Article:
Furthermore, in the present case, there are no facts from which actual malice may be inferred. Washington Post Co. v. Keogh, 125 U.S.App.D.C 32, 365 F.2d 965 (1966) cert. denied 385 U.S. 1011, 87 S.Ct. 708, 17 L.Ed.2d 548 (1967); New York Times Co. v. Connor, 365 F.2d 567 (C.A. 5th 1966); Hurley v. Northwest Publications, Inc., supra; Beckley Newspapers Corp. v. Hanks, 389 U.S. 81, 88 S.Ct. 197, 19 L.Ed.2d 248 (1967). The thrust of the religious racketeering article was at the activities of Rev. Keck; certainly the meager mention of Rev. Spern does not permit the inference of actual malice from the nature and circumstances of the alleged defamatory statement.

The grant of summary judgment here must be considered in the light of the Supreme Court's observation in New York Times Co. v. Sullivan, 376 U.S. at 279, 84 S.Ct. at 725, that "Would be critics * * * may be deterred from voicing their criticism, even though it is believed to be true and even though it is, in fact, true because of doubt whether it can be proved in court or fear of the expense of having to do so. They tend to make only statements which `steer far wider of the unlawful zone'."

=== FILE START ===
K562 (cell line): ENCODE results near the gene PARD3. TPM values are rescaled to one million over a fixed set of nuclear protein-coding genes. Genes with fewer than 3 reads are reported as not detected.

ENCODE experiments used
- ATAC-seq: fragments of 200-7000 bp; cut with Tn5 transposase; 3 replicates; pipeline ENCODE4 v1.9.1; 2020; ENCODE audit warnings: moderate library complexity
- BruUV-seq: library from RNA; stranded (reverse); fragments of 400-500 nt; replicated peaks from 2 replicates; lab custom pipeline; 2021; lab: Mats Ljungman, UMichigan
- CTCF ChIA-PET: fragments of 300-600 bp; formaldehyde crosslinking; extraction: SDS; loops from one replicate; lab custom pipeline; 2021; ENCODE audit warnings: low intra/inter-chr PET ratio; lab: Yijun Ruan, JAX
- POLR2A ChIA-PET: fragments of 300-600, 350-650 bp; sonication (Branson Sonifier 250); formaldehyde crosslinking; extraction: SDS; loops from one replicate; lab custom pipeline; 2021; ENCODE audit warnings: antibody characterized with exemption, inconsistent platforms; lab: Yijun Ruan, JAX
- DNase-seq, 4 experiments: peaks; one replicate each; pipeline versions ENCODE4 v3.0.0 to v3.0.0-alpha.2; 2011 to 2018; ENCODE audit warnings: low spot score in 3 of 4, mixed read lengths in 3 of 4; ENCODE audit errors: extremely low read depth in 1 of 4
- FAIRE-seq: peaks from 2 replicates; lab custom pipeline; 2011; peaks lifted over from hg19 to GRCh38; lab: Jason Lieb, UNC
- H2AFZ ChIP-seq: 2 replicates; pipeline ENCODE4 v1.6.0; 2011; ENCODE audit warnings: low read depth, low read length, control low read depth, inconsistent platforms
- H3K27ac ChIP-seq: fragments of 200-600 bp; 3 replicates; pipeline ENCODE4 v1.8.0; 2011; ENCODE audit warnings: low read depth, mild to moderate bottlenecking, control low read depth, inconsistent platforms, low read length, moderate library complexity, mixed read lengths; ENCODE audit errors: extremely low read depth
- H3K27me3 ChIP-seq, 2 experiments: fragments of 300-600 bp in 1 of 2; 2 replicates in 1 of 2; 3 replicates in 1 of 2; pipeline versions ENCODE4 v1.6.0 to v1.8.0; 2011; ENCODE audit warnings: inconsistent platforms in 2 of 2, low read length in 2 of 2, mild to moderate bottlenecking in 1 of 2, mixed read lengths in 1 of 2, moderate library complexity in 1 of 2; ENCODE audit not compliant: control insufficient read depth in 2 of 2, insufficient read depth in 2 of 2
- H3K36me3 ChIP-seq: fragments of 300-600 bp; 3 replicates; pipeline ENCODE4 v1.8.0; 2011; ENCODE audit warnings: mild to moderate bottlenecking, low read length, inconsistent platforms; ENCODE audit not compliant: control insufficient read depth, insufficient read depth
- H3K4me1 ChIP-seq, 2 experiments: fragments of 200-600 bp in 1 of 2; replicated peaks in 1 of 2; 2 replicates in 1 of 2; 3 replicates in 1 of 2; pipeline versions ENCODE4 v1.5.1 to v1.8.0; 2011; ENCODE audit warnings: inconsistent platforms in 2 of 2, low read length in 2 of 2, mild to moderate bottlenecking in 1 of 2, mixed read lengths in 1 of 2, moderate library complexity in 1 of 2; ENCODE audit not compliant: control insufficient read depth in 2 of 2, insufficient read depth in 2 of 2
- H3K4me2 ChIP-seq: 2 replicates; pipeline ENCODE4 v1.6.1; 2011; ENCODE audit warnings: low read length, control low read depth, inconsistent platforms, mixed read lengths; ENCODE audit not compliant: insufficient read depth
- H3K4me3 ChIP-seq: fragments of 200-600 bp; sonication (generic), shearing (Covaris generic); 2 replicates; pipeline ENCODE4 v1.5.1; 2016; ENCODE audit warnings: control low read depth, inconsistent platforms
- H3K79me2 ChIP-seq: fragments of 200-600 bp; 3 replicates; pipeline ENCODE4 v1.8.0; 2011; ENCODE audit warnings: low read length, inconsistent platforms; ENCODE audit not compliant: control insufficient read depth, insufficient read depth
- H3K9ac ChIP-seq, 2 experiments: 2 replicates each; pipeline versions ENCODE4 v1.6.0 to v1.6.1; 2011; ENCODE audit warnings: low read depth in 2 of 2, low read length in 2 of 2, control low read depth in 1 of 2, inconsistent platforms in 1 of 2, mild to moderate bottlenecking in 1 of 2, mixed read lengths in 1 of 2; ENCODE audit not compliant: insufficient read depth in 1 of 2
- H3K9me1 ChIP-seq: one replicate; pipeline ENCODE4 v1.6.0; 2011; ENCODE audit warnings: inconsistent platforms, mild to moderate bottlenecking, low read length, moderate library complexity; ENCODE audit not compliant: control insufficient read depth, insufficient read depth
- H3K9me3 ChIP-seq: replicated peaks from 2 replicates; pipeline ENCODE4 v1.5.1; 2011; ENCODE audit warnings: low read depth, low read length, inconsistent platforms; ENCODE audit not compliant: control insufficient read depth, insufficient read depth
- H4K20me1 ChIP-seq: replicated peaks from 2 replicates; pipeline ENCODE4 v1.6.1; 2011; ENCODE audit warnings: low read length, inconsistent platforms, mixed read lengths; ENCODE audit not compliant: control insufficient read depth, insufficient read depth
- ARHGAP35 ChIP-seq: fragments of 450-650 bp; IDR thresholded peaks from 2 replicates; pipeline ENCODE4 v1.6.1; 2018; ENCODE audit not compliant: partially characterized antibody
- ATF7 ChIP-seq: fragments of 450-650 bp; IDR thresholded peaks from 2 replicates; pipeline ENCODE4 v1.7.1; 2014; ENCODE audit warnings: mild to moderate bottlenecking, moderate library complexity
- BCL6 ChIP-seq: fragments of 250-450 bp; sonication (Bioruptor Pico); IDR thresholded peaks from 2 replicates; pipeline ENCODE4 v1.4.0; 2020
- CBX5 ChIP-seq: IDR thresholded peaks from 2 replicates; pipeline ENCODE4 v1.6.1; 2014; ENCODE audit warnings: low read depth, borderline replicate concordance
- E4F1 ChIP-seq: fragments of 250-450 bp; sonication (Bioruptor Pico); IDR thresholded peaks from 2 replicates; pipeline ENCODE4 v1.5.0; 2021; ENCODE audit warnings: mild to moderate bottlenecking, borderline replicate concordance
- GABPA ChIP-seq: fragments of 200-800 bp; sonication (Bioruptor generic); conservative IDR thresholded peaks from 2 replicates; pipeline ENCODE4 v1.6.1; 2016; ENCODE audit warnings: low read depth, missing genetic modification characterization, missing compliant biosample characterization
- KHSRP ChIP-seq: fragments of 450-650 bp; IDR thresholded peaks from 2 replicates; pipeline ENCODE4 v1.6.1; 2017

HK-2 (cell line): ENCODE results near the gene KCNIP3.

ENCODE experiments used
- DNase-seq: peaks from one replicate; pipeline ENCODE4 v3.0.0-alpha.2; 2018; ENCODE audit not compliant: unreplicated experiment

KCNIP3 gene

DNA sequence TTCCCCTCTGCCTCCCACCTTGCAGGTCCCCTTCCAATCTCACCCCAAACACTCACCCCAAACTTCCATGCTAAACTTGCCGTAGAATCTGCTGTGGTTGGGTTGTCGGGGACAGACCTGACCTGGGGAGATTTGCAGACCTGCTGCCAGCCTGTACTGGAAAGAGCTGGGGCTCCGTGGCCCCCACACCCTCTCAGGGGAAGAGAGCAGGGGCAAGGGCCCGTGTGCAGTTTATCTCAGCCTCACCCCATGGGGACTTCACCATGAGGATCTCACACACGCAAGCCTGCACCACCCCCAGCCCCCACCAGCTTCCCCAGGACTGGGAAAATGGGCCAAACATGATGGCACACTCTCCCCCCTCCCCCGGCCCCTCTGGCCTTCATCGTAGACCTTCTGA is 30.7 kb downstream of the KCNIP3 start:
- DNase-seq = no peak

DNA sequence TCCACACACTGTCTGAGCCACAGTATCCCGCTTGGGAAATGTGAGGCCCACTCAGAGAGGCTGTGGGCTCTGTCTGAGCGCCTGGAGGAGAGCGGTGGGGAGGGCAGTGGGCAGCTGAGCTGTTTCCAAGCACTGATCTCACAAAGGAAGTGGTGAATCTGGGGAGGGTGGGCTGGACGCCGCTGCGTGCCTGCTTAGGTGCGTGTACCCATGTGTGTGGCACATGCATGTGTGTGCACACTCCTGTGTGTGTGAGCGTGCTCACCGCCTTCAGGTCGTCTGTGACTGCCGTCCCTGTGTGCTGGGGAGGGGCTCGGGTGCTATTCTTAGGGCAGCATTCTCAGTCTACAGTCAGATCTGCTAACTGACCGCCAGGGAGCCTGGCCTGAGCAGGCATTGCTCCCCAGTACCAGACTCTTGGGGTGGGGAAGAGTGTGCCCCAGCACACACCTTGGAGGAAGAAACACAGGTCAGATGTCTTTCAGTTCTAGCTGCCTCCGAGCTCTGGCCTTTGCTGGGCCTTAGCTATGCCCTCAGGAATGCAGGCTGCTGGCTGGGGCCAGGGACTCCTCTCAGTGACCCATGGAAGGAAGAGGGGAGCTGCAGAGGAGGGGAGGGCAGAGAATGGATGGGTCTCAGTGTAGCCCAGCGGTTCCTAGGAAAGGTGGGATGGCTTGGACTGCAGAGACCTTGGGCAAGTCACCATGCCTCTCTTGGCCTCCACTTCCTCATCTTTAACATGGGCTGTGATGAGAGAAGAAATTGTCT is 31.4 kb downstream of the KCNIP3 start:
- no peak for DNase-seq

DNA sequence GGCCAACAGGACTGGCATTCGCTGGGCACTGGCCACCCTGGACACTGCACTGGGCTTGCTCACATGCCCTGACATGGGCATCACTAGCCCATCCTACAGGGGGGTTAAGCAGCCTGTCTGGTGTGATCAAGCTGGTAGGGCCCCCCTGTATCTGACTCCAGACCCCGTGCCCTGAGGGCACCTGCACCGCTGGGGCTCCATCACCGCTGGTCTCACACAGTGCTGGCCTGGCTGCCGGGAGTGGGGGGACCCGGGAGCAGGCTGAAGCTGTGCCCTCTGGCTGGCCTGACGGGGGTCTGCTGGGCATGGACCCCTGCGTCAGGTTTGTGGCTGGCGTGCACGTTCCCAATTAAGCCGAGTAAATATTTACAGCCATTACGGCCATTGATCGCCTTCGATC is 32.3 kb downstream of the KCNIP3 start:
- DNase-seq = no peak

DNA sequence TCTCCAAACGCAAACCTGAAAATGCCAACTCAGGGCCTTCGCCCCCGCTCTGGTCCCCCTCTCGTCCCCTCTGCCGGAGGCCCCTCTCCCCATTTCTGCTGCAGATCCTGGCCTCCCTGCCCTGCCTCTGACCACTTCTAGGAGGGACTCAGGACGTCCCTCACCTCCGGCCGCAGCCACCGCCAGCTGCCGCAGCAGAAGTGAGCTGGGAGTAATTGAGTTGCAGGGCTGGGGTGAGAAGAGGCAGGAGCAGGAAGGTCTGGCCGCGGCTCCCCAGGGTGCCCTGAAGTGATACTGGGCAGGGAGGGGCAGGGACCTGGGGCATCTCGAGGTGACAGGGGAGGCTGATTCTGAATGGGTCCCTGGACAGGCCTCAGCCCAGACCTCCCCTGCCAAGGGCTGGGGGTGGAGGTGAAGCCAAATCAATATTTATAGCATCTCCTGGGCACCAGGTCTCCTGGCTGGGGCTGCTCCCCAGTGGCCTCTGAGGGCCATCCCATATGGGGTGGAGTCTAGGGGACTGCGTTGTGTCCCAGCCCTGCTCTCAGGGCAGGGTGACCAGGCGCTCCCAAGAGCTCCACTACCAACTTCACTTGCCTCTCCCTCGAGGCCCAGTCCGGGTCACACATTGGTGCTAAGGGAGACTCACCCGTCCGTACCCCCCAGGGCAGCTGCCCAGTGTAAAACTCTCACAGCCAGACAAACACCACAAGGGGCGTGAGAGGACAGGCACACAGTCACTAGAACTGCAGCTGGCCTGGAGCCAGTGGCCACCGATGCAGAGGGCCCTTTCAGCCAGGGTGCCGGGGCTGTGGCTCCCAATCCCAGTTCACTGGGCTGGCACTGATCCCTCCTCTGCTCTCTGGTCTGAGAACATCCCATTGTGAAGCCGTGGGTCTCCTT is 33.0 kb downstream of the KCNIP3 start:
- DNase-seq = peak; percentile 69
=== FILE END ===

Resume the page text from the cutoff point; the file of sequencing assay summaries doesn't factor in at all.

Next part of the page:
In the instant case, the depositions of plaintiff and other material submitted to the court indicate he has no evidence of actual malice or reckless disregard of the truth within the meaning of these terms as defined in the above-cited case.

The case presents an appropriate situation for the granting of summary judgment to the defendant. We are mindful of the rules that summary judgments are to be sparingly granted and that doubtful cases should go to trial. We are admonished, however, that in cases falling within the rules of New York Times, supra, and its progeny, summary judgment should be entered where there is no evidence of actual malice or reckless disregard of the truth so as to avoid a chilling effect on freedom of the press. This Court finds that this defendant is entitled to summary judgment as an essential part of the rules developed to ensure the First Amendment guarantee of freedom of the press: